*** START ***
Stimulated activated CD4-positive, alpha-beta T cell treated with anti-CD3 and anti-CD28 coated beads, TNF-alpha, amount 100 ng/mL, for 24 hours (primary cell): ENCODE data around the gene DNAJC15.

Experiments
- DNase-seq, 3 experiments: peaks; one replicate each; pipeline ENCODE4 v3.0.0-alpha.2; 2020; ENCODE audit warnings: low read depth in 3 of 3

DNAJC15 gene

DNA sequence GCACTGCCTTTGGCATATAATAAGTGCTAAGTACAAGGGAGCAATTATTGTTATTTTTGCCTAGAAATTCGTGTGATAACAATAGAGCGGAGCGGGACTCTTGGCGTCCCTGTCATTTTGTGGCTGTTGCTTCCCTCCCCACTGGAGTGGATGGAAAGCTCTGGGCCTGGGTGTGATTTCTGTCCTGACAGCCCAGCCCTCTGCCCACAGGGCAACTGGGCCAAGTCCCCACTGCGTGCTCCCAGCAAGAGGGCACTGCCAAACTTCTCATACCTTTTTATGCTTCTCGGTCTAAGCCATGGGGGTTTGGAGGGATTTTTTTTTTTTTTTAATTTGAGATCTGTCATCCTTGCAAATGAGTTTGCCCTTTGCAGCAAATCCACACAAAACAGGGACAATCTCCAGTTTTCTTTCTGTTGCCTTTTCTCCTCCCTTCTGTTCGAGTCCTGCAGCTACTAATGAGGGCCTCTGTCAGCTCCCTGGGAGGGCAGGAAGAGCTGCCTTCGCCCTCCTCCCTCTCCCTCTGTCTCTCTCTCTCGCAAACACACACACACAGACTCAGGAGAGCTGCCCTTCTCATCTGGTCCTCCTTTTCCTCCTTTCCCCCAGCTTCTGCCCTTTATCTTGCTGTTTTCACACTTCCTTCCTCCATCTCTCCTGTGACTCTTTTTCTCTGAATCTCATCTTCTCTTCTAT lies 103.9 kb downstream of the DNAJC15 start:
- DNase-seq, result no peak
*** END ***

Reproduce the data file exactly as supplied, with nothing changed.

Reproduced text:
Stimulated activated CD4-positive, alpha-beta T cell treated with anti-CD3 and anti-CD28 coated beads, TNF-alpha, amount 100 ng/mL, for 24 hours (primary cell): ENCODE data around the gene DNAJC15.

Experiments
- DNase-seq, 3 experiments: peaks; one replicate each; pipeline ENCODE4 v3.0.0-alpha.2; 2020; ENCODE audit warnings: low read depth in 3 of 3

DNAJC15 gene

DNA sequence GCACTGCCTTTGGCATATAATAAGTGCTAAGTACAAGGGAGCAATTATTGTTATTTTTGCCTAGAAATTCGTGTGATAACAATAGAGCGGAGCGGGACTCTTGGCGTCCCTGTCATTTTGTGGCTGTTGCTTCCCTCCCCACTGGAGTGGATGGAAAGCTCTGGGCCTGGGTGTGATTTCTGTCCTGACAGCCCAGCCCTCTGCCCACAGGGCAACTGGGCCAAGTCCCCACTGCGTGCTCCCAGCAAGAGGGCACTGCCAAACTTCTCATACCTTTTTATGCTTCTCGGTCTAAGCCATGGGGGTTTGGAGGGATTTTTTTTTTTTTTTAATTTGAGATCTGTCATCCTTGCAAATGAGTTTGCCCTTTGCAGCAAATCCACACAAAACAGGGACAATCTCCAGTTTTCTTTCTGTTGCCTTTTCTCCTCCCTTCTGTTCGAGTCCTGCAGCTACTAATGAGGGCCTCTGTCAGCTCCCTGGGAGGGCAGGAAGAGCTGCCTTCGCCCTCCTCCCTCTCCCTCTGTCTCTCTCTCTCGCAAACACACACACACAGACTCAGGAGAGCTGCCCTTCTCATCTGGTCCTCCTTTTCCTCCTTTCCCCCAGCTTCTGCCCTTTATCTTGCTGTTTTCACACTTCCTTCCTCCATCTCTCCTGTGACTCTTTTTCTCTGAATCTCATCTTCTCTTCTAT lies 103.9 kb downstream of the DNAJC15 start:
- DNase-seq, result no peak